I have just returned from the annual Vision Sciences Society meeting and saw some really fascinating presentations. Over the next couple weeks, I’ll feature a few of them. The first one addresses the consequences of being ignored (if you are a colored shape, that is).
One of this year’s more intriguing presentations, at least for me, came on the first night’s poster session. My former graduate student and now superstar prof. at the University of Delaware, Steve Most, showed that what you ignore at one time can affect what you notice later. He combined two traditionally distinct tasks, negative priming and inattentional blindness. In a typical negative priming study, people might view two overlapping shapes of different colors, but focus on just one of them to make some judgment about it. When you selectively focus on just one of the shapes, you actively inhibit or ignore the other shape, and doing so has consequences. For example, if the shape you ignored later becomes a target shape that requires a response, you will be a little slower to respond. Typically, your response to the previously ignored shape would be slowed by 10-20 milliseconds relative to your speed if you had not ignored it. It’s a small effect that emerges when you average across many trials.
In contrast, Inattentional Blindness studies typically use a single critical trial in which an object appears unexpectedly while people are focusing on something else. The central finding is that people often fail to notice dramatic and obvious stimuli (e.g., chest-thumping gorillas) when their attention is focused on some other aspect of the display and they don’t know it’s coming. (See The Invisible Gorilla for a lot more discussion.)
Most and his colleagues combined these two tasks in an original way to ask an intriguing question: If people ignore a shape or color repeatedly, will they be less likely to notice it when it appears unexpectedly in a different task? That is, does ignoring a color have a lasting effect on what we see, affecting not just how fast we process it later, but whether we see it at all?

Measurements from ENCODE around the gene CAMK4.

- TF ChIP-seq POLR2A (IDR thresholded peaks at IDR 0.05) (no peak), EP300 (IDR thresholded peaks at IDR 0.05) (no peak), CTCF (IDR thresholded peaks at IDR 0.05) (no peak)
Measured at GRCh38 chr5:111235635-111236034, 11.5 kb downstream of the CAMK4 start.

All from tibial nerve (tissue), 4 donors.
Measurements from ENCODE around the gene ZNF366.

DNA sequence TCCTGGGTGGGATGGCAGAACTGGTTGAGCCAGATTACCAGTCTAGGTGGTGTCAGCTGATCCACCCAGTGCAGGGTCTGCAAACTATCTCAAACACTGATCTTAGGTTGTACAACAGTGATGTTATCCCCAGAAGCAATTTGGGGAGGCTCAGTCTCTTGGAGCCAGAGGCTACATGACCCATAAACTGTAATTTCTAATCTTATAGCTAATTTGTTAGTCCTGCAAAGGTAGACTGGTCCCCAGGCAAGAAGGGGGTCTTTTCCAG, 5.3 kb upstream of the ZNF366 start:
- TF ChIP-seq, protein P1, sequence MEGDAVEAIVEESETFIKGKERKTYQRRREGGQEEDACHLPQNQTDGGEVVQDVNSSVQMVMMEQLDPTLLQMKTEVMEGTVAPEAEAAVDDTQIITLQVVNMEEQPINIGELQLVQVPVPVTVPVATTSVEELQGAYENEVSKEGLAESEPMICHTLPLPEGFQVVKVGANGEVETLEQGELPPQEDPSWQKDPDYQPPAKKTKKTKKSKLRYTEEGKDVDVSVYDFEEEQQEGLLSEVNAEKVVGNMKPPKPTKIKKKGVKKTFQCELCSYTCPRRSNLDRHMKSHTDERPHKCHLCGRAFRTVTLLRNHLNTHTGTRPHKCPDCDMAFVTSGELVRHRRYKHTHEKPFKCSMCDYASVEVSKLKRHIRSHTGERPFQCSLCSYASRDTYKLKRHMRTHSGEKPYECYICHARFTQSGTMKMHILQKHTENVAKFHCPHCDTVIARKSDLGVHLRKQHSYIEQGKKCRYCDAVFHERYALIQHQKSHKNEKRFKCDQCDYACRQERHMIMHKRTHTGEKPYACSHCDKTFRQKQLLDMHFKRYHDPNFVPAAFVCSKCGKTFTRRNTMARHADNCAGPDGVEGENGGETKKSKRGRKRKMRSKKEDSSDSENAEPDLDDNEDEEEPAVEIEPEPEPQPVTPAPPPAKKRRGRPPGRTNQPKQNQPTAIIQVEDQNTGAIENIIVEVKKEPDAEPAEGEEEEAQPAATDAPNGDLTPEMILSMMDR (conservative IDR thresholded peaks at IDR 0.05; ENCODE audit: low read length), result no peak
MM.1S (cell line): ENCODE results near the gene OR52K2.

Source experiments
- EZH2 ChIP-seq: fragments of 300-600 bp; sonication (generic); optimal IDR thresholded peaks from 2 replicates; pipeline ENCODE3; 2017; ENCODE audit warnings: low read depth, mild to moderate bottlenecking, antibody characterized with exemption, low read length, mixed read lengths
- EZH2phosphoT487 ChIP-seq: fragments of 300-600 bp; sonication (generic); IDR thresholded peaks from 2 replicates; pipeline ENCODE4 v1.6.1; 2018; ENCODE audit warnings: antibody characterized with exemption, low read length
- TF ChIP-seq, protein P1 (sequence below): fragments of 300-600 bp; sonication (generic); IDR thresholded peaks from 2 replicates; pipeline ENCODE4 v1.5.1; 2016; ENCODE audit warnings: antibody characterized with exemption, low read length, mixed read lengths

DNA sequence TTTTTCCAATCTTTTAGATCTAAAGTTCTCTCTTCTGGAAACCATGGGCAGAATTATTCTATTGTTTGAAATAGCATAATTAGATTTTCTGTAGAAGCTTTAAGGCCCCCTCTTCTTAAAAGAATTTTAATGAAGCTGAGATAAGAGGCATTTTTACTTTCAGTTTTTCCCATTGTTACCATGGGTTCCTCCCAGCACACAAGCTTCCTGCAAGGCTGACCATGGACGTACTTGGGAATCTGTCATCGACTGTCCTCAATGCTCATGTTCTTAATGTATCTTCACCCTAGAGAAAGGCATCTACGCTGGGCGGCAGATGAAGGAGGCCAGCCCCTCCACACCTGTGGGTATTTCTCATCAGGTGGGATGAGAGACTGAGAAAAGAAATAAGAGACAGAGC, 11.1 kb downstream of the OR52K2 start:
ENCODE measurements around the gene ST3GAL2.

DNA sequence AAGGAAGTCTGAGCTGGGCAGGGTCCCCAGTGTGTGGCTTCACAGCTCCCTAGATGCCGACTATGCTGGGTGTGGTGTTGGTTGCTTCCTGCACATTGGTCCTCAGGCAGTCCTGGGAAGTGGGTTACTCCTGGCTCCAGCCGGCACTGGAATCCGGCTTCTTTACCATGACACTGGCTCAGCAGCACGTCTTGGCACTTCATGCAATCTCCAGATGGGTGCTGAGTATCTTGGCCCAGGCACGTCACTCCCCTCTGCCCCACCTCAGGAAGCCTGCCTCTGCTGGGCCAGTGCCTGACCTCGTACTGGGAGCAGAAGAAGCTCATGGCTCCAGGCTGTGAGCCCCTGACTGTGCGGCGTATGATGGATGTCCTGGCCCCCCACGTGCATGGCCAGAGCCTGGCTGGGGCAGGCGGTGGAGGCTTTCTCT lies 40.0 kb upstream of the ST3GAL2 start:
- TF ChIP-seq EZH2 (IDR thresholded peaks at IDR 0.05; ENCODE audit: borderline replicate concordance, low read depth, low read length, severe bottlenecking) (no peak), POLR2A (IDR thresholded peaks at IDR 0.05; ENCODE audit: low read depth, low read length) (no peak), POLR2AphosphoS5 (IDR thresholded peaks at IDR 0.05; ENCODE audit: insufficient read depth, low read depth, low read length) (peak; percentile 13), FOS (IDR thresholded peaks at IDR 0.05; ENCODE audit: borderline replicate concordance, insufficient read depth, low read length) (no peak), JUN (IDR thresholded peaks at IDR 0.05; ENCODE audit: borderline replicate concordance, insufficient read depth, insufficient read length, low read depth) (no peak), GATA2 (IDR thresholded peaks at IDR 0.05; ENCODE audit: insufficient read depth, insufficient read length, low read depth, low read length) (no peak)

Each trial in the study had a sequence of tasks. First, subjects viewed a cross and had to judge whether the horizontal or vertical line was longer. Then, they saw one green digit and one red digit and immediately afterward they were shown a color and had to report the corresponding digit. Only after doing this sequence of tasks 48 times did the experience the critical trial. This time, when the cross appeared, either a green or red shape unexpectedly appeared along with it. The question is whether the color they had been asked to report on the immediately prior trial influenced noticing of the unexpected shape. For example, on trial 48 they might have been asked to report the red digit. Then, on trial 49, a green shape appeared alongside the cross. The question would be whether having focused on red and ignored green on the preceding trial would make people less likely to notice an unexpected green shape.
The core finding: when people had just been asked to report the green digit and the shape was green, 72% noticed the shape. But, when asked to report the red digit and the shape was green, only 44% noticed. In other words, ignoring the green digit led people to miss the green unexpected shape. Setting your attention to ignore green things inhibits noticing of other green things, even those you don’t know are there.
What is most remarkable about this result is that the inhibition from a negative priming task had such a large effect on noticing of something unexpected. Negative priming effects tend to be small delays in how long it takes to process something, not large effects on whether or not you see it. what is unclear is whether you actually need 48 trials of practice to produce this sort of effect. If not, then be careful what you choose to ignore — it might keep you from noticing something important later.
update: corrected the description of the colors of the digits and shapes.
Most, S. B., Kuvaldina, M., Dobson, K., & Kennedy, B. L. (2011, May). Prior perceptual decisions drive subsequent perceptual experience: Negative priming increases inattentional blindness. Poster presented at the annual meeting of the Vision Sciences Society. Naples, FL. http://www.visionsciences.org/abstract_detail.php?id=16.522